Sunday, December 19, 2010

The Power of Silence

Late yesterday afternoon, my neighborhood lost power due to a "winter" storm.  All told, we were without power for about four hours.  For me, it was four hours of bliss.  I went to the mailbox, seeing several neighbors who had come outside to see if they were alone in the powerlessness.  I then walked to the garage, grabbed a couple of fire logs, and built myself a fire.

I was no longer connected to the interwebs; the tv was not working; and there was no hum from the fridge or from the air purifier.  I refused to put on the earphones of my iPod.  I listened to the rain as it got darker and the fog rolled in.  That, in combination with the fire were, to me, priceless--one of those times when my needs were met with some outside event.

You see, I need silence.  I need solitude.  When I was growing up, I had a series of ear infections and ear aches that cost me part of my ability to hear.  I was 75% deaf in one ear, 50% in the other.  I started school one year later than the other kids because of this.  When I was ten, I had surgery to put a little blue tube in each ear drum to release the fluid build up.  I could not swim for a year and had to keep water out of my ears (had to wear earplugs during showers).  The days after the surgery were the most intense pain I've ever felt--I lay on the couch having ear drops used to lessen the pain.  But I could hear things I'd never heard before--the birds, the traffic, the sounds that we all try to put out of our consciousness, but without which we would feel somewhat empty.  This was part of my introduction to silence by choice versus imposed silence.

My students seemingly need noise, distraction, something to grab at their attention, rarely listening to the voices in their heads (the self-talk kind, not the hallucinatory kind).  When I tell them I need silence from time to time, they look at me like I am crazy.  I tell them that time moves differently when there is silence--it goes more slowly and I can do more of what I need to do, including think.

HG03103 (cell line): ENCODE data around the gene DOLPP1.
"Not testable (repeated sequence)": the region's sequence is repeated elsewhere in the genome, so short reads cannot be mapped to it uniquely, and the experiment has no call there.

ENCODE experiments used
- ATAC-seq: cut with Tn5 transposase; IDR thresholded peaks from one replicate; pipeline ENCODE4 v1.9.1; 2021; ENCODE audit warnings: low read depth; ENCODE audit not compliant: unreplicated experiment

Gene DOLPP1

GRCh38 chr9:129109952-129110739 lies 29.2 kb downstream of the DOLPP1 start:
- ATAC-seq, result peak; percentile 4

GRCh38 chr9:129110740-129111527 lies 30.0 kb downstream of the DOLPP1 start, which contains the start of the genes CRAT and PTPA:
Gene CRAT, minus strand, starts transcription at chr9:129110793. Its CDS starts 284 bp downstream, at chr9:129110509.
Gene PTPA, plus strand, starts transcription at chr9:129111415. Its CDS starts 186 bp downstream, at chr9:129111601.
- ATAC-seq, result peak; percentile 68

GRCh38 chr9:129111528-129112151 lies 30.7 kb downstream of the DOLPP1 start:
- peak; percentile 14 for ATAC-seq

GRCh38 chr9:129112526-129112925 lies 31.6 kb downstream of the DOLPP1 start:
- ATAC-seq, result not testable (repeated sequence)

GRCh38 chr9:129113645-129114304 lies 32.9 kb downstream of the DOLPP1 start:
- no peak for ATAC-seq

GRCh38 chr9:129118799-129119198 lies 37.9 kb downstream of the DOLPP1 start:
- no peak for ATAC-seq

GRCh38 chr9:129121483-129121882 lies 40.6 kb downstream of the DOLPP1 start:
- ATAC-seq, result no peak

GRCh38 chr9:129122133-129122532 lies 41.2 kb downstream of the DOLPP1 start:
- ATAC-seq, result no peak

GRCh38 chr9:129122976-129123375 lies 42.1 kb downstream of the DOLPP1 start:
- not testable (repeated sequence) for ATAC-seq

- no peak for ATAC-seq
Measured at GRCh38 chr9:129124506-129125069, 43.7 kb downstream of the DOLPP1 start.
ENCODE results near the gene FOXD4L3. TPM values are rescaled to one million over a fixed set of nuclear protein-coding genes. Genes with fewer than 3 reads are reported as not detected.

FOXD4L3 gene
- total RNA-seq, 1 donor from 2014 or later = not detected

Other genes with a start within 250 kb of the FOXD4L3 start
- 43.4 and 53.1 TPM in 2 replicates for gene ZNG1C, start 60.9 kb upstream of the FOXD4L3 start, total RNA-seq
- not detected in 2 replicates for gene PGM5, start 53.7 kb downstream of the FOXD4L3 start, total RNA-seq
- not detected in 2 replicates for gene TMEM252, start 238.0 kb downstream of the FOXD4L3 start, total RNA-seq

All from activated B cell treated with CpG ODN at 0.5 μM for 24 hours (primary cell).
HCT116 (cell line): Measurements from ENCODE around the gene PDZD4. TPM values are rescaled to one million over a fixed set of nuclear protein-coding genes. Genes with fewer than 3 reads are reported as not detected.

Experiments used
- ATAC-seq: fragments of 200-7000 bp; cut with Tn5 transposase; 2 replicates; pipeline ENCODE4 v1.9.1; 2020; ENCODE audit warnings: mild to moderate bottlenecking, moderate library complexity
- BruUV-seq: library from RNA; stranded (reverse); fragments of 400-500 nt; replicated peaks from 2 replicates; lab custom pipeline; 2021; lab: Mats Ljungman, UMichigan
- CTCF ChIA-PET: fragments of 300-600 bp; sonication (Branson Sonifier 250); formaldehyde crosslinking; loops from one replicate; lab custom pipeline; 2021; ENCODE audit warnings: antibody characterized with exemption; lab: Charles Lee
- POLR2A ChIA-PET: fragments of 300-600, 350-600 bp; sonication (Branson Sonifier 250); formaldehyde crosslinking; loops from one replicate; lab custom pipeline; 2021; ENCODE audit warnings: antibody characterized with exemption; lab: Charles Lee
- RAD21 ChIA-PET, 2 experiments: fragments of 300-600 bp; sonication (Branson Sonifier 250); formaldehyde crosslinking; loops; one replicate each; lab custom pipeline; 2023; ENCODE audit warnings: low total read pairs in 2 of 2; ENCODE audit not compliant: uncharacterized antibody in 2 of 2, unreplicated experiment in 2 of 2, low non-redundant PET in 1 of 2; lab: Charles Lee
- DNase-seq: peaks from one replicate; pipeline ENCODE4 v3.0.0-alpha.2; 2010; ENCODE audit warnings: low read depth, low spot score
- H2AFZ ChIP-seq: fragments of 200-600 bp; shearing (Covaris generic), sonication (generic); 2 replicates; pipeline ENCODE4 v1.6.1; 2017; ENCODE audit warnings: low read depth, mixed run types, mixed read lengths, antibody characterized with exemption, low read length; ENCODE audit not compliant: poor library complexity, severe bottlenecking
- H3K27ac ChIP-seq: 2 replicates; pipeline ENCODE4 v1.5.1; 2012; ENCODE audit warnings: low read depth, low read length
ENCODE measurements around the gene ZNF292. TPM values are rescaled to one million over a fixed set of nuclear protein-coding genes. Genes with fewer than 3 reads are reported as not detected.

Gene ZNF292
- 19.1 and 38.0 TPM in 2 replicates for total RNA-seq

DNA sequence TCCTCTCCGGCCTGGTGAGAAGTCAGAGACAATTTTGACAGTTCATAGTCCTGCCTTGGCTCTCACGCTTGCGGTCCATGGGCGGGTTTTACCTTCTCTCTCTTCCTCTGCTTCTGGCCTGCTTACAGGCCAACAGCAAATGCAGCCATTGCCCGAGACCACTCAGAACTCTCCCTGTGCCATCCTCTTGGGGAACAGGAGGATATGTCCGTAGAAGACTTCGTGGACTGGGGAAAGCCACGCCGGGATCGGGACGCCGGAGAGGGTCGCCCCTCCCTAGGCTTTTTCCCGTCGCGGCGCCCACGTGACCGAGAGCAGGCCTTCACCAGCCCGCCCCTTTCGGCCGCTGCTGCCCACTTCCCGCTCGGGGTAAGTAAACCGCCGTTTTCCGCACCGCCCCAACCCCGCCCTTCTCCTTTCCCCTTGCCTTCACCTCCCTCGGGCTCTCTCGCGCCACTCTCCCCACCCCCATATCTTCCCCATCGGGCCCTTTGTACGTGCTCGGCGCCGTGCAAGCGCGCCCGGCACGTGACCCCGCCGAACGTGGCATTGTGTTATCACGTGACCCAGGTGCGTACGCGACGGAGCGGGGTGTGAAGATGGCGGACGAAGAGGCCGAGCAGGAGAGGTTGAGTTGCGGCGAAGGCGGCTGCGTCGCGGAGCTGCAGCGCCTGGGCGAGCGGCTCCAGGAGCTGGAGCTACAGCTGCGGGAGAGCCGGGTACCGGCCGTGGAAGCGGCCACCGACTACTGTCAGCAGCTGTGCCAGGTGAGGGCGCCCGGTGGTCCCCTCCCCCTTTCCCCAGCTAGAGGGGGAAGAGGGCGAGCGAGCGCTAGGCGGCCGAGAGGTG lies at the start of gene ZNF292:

I did some cursory research on the issue and found not nearly enough to my liking.  There were many items on meditation and prayer and the power of silence in relation to those practices.  There was even a little about American culture and how Americans tend not to like silence--we will fill up silence with words rather than let the silence sit there, lingering.

As I write this, I am reminded of a story Desmond Morris told of an African tribal group where women did not speak for about six months (if I recall correctly) as a method of mourning the loss of a loved one.  They had developed a wealth of signs to communicate, but speaking was forbidden.

I recall a radio interview some years ago with an author who explained that people who cannot handle silence cannot handle the thoughts that are in their own head.  I do not know of research, but that sounds intuitively true.  In our culture, our children are growing up increasingly distracted--I have students who are very uncomfortable just sitting still during or after an exam.  "Can I listen to my iPod. . .please?" are the plaintive cries, especially this past week during finals. I often think to myself, "What are you afraid of with the silence?  Will it hurt you?  Do you not like what you will find in the world without external noise?  Are you afraid of your inner voice?  Are you so addicted to distractions that it hurts to have silence?"  And I wonder on.